Denials management is another topic on many healthcare leaders’ minds. I’ve heard from CFOs and industry organizations that the only way to resolve denials in a meaningful way is to proactively address them within workflows. That’s why I’m really excited about our new revenue integrity solution – which we announced earlier today – because it’s essentially a denials avoidance program. It helps identify what types of denials are occurring and where they’re happening in the organization, and then uses predictive modeling to generate a score based on the likelihood, severity and potential reason for denial. Based on these scores, organizations can build prioritization workflows to prompt clinical documentation integrity (CDI) specialists, coders and clinicians to take action to handle potential issues before the claim is submitted. For the people doing these processes, preventing denials becomes part of their everyday workflow.

Implementing automation throughout the revenue cycle presents opportunities to connect the dots between payment and operational execution. For instance, if we predict a denial will occur for a code set that has been automated, we can build edits into the coding, CDI, and utilization and care management workflow to solve the issue permanently. Predictive systems can work hand in hand to help identify and address problems. We’re collaborating with other companies that have technologies that complement our strategies and workflows to provide a complete automated solution.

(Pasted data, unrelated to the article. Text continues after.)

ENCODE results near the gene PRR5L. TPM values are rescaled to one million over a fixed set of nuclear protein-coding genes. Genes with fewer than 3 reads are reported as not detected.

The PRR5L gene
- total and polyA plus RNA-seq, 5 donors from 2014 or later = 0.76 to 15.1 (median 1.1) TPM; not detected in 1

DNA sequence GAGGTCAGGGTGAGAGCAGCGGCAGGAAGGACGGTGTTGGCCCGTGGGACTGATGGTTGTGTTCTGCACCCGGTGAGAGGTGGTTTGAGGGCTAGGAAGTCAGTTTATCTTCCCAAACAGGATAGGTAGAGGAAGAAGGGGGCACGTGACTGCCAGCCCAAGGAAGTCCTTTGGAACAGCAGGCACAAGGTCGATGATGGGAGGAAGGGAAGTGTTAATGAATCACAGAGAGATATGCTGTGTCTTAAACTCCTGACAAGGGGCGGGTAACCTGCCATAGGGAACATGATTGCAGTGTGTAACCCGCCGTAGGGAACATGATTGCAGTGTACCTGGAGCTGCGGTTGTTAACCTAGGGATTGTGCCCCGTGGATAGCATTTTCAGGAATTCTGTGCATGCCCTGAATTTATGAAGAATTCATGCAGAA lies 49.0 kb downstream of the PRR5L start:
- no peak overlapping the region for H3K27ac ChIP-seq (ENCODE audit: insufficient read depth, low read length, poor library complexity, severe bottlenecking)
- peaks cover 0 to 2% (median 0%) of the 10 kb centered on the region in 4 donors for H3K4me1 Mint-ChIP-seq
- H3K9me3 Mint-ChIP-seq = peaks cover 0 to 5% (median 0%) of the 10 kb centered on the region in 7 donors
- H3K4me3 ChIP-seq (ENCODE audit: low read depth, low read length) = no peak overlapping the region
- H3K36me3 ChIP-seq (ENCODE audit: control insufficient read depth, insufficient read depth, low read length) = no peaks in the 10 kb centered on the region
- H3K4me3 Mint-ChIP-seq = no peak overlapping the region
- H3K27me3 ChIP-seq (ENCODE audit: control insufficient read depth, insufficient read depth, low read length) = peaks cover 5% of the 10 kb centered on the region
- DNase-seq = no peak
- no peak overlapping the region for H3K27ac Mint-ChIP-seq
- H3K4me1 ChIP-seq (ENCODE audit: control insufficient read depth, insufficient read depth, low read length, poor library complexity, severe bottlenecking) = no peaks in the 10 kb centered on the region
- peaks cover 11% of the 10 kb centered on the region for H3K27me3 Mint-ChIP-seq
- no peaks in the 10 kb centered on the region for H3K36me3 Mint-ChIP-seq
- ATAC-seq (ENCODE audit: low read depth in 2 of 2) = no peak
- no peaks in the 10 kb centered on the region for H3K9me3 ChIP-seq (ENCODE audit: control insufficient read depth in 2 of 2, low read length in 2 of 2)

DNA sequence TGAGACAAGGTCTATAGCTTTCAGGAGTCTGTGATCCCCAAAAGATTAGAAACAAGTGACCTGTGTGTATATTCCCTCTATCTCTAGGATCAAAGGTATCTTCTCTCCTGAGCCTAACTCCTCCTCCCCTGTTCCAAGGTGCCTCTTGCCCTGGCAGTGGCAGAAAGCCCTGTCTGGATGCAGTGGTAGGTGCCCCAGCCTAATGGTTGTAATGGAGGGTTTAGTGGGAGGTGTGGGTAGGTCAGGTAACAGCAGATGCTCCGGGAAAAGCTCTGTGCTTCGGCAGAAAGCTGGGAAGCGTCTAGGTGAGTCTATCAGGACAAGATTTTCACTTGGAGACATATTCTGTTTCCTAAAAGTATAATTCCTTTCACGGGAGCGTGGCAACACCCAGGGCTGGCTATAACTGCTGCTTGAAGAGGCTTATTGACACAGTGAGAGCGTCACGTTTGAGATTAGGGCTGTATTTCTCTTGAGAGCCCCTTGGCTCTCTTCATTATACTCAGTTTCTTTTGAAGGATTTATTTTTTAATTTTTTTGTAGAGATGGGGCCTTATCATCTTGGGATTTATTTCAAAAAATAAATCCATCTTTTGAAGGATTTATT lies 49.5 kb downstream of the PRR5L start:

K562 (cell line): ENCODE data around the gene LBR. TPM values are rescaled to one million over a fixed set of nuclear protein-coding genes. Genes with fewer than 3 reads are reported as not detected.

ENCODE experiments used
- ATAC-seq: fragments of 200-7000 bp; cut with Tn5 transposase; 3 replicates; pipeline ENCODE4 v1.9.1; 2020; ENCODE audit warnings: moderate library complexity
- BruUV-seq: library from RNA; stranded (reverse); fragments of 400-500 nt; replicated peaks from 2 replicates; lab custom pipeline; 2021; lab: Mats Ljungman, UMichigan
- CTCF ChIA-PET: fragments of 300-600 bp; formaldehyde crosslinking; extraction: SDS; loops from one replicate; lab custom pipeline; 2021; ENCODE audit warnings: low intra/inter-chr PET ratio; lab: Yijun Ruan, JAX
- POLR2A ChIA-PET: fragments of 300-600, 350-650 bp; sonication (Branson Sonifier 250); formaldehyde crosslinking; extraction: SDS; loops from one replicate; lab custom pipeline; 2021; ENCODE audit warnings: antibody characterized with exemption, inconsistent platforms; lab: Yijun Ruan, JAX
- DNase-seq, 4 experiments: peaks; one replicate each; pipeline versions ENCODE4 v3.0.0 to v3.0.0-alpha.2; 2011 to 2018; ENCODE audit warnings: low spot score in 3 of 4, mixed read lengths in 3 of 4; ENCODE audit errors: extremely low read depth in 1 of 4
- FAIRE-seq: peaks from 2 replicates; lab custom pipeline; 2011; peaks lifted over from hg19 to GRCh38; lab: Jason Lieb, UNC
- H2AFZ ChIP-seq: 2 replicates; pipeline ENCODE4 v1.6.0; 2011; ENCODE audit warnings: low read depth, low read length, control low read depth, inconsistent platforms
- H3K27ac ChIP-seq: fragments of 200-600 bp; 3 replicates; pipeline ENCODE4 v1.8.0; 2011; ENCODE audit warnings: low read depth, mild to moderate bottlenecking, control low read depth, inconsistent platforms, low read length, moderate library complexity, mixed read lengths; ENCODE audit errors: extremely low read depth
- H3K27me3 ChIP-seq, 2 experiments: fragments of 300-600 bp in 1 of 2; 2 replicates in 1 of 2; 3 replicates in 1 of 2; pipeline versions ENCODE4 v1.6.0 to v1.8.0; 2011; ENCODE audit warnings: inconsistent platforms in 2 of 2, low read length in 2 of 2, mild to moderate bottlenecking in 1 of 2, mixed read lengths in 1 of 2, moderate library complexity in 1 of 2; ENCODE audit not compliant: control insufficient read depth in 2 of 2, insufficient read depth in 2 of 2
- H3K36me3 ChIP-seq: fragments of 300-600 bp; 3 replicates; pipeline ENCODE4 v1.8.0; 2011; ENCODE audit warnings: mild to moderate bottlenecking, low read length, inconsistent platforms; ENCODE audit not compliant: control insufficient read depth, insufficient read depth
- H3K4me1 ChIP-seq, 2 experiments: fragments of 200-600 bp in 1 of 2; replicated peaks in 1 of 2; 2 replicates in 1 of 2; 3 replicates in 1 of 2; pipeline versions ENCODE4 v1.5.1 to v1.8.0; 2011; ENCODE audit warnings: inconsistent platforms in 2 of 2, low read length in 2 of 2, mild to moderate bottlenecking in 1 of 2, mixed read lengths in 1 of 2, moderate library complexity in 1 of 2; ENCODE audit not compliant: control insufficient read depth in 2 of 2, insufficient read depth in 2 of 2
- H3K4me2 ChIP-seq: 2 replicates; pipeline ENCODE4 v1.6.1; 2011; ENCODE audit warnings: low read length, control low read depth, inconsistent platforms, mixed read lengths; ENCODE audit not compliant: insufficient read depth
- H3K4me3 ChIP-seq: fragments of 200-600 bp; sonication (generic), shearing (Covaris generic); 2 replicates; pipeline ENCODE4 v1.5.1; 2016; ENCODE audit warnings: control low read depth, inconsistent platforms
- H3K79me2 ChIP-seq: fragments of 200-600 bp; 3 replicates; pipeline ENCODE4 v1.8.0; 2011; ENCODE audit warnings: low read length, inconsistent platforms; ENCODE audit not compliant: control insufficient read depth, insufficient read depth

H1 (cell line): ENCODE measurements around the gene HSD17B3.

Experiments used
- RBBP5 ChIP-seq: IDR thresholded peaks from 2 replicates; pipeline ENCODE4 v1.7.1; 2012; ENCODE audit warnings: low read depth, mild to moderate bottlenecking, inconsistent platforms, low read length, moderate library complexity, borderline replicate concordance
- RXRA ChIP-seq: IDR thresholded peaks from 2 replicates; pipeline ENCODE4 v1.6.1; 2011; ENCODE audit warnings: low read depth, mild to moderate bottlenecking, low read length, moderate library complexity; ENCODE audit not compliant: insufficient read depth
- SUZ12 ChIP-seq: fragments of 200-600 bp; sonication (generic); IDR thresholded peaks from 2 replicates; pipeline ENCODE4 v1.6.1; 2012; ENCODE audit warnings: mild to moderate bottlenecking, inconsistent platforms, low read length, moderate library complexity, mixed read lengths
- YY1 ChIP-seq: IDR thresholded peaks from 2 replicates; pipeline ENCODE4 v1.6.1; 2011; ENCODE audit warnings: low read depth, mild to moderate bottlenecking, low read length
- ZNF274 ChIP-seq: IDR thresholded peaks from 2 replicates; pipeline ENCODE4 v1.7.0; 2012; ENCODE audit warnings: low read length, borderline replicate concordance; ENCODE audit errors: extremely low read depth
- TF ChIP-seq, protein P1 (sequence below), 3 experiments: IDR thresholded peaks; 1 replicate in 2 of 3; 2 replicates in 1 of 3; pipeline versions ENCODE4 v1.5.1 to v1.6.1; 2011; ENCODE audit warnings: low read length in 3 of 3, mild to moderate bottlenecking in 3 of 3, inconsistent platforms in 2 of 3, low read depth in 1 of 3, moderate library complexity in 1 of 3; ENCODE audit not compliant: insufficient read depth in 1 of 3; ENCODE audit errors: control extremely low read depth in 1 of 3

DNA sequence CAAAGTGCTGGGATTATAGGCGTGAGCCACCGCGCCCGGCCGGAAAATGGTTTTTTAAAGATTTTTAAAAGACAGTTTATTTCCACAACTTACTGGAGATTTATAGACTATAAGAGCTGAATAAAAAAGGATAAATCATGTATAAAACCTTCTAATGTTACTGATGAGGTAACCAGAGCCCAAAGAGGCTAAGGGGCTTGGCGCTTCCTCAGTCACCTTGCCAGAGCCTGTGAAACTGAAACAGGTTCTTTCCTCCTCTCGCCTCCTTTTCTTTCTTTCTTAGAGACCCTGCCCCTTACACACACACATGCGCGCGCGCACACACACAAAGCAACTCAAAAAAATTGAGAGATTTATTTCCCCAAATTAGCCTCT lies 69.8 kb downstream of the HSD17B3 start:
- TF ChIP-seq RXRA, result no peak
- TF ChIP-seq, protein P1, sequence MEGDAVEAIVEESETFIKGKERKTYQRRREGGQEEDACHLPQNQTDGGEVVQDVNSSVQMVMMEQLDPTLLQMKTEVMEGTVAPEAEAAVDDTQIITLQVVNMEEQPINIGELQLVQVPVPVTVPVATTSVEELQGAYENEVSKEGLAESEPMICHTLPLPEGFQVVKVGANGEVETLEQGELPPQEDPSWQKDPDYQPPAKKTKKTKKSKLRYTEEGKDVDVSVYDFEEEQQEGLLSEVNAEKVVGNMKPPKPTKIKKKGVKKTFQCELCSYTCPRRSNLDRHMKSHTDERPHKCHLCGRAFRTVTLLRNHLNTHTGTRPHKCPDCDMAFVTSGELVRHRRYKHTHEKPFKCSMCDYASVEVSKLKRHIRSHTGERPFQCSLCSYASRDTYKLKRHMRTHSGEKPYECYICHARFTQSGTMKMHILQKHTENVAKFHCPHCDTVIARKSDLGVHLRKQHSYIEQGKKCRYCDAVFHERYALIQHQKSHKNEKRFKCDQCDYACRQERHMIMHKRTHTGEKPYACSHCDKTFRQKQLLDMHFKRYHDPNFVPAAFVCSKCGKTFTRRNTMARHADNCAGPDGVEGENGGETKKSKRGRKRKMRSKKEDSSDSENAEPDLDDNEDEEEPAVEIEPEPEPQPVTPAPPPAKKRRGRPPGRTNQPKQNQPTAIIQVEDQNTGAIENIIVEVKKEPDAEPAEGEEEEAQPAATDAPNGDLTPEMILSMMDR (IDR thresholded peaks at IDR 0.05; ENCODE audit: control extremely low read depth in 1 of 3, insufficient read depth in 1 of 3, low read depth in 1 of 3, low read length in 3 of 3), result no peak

If you’d like to see a demo of our autonomous coding solution, denials management technology and more, visit us this week at HFMA and make sure to register for the 2024 Solventum Client Experience Summit (CES) this summer!

Prior to leading the revenue cycle solutions team, you led the data informatics and strategic business development teams. How does that background influence how you think about the applications of predictive analytics across healthcare, and what do you see as the next frontier?

My business partner experience really opened my eyes to the opportunities of leveraging the strengths of other companies and not always having a “build it yourself” mentality. There are times when working with other companies allows you to fast track product delivery and results.  We don’t always have to build everything from the ground up, but can look at what’s available in the market and decide when to collaborate with someone to move things along. In fact, we’ve done that with our autonomous coding and revenue integrity solutions – we’ve combined our own AI models and technology with the functionality and expertise of third parties. Collaborations can be challenging to navigate because there are expectations on both sides, but when done strategically, it can help us stay ahead in the market and meet customers’ needs more quickly.

As for the next frontier of analytics, I think we’ll soon see an evolution from the traditional approach of running reports and looking back at historical data, to proactive analytics where actionable insights are delivered in near real time to drive immediate change. For instance, providing physicians or nurses with data and insights at the point of care based on past history and benchmarks can help them treat patients in the best way possible. AI models and the speed with which we can process data will allow people to make faster, better decisions across the continuum of care – and that’s where healthcare needs to go.

Jason Burke is the vice president of revenue cycle solutions at Solventum.

Angela Haile-Selassie is a marketing communications specialist at Solventum.